Posted on April 5, 2020  
by Noel Guilford

It may seem a little perverse – when some businesses are struggling to access the support announced by Government already – but by now many will have prepared and implemented their survival plan and now just need to sit out the next few months and hope that the cash support is forthcoming in time.

This crisis will be over one day, so now’s the time to start to work on the recovery plan.

The pandemic has caused an economic recession and it is a stark fact the more business fail and become insolvent coming out of a recession than do in a recession itself.

How can that be?

Well it’s because many businesses will come to the end of the current lockdown with severely depleted capital resources, and very little cash, even if they have survived that far. This creates an enormous risk that many of them will fail when the economy starts to get going again because they will, in effect, be over trading based upon the capital resources that they will then have available to them.

In other words, their cash flows are at least as likely to fail in the period when the recovery starts as they are now. Without reserves of working capital or new lending businesses will run out of cash just as the green shoots start to arrive. Previous recessions are proof of this.

There appears to be a feeling that direct support for businesses can finish when the lockdown has ended because then we will be in recovery mode. Quite the opposite. We will still continue to need a stimulus package and massive injections of liquidity into the economy in general, and businesses in particular, at that point of time.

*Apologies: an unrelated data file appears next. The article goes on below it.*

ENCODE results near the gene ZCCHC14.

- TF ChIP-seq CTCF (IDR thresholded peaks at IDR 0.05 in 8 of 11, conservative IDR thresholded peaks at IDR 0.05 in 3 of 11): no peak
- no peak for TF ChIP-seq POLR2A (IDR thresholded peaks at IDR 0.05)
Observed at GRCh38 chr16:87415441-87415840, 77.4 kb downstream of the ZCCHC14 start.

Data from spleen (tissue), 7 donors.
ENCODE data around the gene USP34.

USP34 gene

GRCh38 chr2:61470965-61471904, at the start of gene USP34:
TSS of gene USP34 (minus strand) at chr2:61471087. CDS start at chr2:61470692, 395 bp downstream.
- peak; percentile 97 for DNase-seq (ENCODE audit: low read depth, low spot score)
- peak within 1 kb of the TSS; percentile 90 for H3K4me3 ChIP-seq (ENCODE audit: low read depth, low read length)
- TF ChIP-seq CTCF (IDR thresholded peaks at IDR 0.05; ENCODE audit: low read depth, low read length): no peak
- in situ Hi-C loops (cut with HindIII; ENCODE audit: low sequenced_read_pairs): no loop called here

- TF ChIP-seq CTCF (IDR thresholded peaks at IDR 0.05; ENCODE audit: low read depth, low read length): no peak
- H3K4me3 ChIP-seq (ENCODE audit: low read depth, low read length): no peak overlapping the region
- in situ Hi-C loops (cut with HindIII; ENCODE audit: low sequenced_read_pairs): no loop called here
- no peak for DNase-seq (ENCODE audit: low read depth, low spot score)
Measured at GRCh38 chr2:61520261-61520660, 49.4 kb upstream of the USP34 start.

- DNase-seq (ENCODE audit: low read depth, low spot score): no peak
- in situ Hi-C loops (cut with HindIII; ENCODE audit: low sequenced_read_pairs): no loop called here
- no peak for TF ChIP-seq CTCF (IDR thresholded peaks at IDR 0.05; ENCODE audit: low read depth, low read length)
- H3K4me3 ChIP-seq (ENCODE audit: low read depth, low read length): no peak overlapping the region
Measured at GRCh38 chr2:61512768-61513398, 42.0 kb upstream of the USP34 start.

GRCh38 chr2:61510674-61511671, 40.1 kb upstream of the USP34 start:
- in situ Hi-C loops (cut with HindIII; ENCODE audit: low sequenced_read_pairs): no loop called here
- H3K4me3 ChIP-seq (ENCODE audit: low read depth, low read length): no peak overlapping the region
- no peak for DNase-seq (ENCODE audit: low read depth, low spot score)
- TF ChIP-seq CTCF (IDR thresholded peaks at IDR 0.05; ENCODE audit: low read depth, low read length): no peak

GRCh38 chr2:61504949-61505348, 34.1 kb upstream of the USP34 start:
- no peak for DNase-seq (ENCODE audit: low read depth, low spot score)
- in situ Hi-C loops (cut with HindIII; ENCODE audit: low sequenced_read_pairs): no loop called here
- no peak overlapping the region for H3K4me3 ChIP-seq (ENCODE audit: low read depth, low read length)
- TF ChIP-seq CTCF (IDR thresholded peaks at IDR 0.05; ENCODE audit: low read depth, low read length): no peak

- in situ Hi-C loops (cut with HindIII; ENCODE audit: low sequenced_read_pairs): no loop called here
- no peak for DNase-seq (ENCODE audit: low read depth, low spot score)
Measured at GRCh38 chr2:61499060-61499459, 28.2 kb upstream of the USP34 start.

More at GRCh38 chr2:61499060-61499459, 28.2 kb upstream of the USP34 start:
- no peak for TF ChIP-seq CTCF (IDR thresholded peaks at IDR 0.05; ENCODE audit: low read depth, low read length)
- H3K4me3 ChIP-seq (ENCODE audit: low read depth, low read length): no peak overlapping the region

I have not, as yet, seen any awareness of this very obvious risk in government circles, and no discussion of it either, but unless extensive funding, with up to 100% government guarantees, is available to businesses at that time the chance that we will dip into deeper recession after the lockdown rather than see recovery is a very high indeed.

This crisis will, in other words, be far from over when we try to return to work: in fact, for many businesses that may well be the most trying period of all. As part of your recovery plan run your budget and cash flow forecast; remember to include the investment you’ll need to make in marketing and take a look at how much working capital you’ll need as sales start to increase. (Maybe you should sit down before you take this last step).

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Noel Guilford


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